|Overall online advertising spending is expected to increase 32% over last year to $16.6 billion for 2006.
In a survey conducted quarterly by TNS, 100 CMOs were asked how they were planning to divide their ad dollars in 2006. Results of the last survey, which was taken in November, were released in a report by Credit Suisse First Boston. The CMOs said online advertising as a percentage of projected ad budgets had risen from 17% when the survey was conducted in September, to 23% when the CMOs were questioned again in November.
$16.6 billion in Web spending
The survey results contributed to Credit Suisse revising its estimates for its online ad spending forecast for next year. Overall online advertising spending is expected to increase 32% over last year to $16.6 billion for 2006. Credit Suisse had predicted online ad growth to be 21% to $14.9 billion.
The growth in projected spending is a result of online being viewed as a preferable ad channel because it is accountable. “The largest number of survey participants believe that Internet advertising methods have the highest perceived return on investment, significantly ahead of any other category,” the report said. It is also the result of top advertisers following behind the behavior of their customers.
“The average consumer spends about 30% of their media time online -- that’s why you’re seeing all that catch-up spending,” said Heath P. Terry, CFA, research analyst, at Credit Suisse.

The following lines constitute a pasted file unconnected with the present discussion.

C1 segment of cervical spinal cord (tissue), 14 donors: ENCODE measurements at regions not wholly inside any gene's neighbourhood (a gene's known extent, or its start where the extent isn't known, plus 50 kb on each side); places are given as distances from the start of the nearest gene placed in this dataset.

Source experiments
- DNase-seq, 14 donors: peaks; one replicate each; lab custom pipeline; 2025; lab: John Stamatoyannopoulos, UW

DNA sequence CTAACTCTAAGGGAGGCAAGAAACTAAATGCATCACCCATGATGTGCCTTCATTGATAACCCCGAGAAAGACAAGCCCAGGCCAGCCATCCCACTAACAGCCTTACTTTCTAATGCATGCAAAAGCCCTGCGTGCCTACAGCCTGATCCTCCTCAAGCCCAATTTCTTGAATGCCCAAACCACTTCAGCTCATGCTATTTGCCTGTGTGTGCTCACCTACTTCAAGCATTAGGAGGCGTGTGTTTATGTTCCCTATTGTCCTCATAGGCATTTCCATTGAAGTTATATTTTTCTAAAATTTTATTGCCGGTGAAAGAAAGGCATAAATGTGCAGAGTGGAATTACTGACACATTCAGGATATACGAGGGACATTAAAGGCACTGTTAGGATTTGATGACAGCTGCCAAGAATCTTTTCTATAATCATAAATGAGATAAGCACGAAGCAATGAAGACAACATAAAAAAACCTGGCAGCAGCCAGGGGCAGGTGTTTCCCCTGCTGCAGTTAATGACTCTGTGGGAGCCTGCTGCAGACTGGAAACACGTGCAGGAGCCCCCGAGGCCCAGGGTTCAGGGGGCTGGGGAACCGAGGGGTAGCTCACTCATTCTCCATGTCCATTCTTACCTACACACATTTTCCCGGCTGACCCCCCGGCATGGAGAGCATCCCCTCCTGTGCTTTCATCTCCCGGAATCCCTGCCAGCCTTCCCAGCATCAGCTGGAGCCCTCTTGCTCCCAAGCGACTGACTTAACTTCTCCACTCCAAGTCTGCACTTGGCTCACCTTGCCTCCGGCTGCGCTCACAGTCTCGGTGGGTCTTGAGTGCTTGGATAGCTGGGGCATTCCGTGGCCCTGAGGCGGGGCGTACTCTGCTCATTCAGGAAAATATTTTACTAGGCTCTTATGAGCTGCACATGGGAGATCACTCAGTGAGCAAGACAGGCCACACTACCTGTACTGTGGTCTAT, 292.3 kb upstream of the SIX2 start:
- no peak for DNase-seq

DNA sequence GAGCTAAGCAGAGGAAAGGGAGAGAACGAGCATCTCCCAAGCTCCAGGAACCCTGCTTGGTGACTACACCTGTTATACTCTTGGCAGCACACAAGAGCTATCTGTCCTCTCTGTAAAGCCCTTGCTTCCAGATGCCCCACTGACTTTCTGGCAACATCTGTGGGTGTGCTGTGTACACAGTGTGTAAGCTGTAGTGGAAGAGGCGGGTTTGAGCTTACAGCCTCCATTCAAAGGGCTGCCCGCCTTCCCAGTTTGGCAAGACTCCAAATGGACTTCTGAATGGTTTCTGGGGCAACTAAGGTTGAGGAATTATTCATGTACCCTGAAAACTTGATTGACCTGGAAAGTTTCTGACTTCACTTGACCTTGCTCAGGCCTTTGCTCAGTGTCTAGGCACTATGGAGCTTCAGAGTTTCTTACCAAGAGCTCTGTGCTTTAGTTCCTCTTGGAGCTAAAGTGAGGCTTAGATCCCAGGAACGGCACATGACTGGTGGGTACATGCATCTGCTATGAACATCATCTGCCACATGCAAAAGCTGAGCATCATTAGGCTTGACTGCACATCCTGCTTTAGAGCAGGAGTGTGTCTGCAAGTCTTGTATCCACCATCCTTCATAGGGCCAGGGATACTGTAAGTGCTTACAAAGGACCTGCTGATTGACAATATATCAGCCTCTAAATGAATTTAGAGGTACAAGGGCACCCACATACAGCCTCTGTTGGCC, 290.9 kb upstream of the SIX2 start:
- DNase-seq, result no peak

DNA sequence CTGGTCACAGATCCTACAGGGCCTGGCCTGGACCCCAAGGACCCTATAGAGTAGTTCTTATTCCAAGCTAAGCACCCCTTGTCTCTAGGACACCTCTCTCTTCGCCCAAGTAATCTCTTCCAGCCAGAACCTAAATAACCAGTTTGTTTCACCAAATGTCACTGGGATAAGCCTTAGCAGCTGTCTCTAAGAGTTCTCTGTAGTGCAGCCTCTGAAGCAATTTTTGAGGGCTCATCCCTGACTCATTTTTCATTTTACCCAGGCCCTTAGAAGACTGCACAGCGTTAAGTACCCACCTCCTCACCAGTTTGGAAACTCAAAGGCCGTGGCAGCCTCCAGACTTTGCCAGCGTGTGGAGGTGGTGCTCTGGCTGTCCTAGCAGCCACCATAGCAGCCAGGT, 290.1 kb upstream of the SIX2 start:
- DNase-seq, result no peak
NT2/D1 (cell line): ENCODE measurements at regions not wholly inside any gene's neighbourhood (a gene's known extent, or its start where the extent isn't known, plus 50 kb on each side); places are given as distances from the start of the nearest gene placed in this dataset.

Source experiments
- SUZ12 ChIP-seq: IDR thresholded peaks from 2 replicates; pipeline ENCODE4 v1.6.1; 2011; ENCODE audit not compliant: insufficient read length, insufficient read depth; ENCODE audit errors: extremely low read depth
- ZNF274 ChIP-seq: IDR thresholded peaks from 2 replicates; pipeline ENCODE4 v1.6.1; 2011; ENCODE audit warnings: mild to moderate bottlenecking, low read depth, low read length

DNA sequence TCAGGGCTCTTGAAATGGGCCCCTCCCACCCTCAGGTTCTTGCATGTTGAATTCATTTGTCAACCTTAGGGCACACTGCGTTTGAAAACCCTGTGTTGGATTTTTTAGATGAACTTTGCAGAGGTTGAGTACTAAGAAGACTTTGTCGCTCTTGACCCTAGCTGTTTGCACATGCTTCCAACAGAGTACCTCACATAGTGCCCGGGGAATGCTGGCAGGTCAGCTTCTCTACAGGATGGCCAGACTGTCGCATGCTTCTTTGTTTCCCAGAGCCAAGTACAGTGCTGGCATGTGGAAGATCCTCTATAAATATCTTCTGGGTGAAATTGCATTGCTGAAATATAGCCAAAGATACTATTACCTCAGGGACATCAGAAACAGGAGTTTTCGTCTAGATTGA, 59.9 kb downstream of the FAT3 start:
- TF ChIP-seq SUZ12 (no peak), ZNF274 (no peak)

Rest of ad market lags behind
While major brands plan to increase their online spending, the entire ad market is still spending only 5% of budgets in online advertising. Credit Suisse projected that the overall percentage to increase to 6.5% in 2006.
Why is that so much lower than the survey participants’ estimates? Because that overall ad spending estimate encompasses all advertisers, including local advertising, classified and yellow pages, which is a huge chunk (about 30%) of the advertising market. And the survey focused on just the largest brands, which buy far less local advertising.
“If their consumers are spending 30% of their media time online, and they are only spending 5% of their ad dollars online, advertisers need to be spending that many dollars online,” Mr. Terry said.
Newspapers up, TV down
The CMOs surveyed said they expected to spend more on newspaper advertising, and less on broadcast and magazine ads. They revised up their projected newspaper spend from 12% in September to 16% in November. For broadcast TV, their September estimate was 18%, but dropped to 16% by November. And their projected magazine ad spend fell from 22% in September to 15% in November.